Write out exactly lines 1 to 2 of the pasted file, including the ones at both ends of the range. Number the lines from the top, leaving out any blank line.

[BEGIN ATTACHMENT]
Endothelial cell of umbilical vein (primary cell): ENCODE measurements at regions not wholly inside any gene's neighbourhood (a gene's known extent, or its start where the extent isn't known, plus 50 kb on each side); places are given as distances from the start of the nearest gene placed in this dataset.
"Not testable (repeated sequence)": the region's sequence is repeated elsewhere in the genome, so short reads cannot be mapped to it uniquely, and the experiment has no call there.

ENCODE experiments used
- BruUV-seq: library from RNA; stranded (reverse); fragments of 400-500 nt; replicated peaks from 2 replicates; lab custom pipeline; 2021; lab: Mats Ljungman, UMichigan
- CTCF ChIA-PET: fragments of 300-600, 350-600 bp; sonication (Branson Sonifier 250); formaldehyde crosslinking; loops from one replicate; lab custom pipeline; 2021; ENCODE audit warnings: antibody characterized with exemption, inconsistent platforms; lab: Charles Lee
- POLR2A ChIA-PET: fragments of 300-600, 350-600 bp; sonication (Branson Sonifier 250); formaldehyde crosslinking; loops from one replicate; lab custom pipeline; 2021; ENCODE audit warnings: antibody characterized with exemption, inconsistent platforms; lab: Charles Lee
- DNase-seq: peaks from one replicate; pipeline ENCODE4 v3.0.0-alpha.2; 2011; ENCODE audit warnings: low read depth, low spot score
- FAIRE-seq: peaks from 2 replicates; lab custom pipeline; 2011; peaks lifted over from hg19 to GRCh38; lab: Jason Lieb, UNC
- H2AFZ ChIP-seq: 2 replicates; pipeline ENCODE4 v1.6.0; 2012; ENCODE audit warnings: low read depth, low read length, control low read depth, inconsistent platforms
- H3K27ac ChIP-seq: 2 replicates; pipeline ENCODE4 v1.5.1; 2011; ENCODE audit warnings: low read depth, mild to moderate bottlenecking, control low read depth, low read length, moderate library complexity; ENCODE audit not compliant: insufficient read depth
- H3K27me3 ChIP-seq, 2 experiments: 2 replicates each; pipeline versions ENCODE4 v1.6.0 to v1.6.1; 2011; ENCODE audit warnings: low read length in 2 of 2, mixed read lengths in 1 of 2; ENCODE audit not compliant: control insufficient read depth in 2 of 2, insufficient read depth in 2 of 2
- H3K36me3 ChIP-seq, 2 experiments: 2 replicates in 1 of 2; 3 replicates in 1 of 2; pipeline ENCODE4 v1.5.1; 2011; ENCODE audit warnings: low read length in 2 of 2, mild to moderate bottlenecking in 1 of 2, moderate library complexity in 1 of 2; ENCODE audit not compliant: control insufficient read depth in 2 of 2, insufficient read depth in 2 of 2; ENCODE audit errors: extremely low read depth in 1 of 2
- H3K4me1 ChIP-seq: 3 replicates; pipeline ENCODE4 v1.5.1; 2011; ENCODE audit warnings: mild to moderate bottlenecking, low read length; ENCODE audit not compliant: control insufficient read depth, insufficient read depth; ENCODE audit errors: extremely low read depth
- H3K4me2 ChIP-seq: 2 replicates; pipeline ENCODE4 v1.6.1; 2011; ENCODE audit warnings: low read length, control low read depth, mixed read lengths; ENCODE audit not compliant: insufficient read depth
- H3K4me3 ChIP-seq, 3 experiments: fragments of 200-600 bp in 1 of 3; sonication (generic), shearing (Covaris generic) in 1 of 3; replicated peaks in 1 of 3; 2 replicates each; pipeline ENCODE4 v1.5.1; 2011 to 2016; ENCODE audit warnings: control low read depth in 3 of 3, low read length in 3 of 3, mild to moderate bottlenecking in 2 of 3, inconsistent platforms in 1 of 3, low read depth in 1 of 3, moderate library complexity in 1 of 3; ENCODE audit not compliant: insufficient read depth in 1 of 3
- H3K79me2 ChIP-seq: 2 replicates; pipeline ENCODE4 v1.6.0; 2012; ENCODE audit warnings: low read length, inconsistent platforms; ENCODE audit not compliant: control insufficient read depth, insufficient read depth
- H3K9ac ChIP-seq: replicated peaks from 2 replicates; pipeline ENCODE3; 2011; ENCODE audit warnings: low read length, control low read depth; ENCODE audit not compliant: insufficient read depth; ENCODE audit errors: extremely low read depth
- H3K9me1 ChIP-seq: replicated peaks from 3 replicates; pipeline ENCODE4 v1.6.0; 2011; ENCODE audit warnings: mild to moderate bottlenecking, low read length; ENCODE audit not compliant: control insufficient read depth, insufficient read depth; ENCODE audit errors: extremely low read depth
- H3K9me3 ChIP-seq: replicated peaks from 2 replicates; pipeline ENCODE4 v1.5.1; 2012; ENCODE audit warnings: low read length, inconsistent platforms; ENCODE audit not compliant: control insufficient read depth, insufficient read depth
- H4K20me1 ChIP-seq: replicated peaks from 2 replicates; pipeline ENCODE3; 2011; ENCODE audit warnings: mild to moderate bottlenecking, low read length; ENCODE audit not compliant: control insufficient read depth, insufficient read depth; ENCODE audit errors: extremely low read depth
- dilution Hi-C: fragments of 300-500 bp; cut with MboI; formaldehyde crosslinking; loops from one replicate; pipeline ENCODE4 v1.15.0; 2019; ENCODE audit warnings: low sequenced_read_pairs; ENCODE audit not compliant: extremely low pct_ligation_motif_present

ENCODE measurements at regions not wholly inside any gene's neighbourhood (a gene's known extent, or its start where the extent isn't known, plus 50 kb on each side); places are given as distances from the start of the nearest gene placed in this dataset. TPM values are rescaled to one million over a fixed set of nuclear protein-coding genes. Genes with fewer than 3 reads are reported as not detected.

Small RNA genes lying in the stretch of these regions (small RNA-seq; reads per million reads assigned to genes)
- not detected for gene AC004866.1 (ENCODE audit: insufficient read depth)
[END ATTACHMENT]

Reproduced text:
Endothelial cell of umbilical vein (primary cell): ENCODE measurements at regions not wholly inside any gene's neighbourhood (a gene's known extent, or its start where the extent isn't known, plus 50 kb on each side); places are given as distances from the start of the nearest gene placed in this dataset.
"Not testable (repeated sequence)": the region's sequence is repeated elsewhere in the genome, so short reads cannot be mapped to it uniquely, and the experiment has no call there.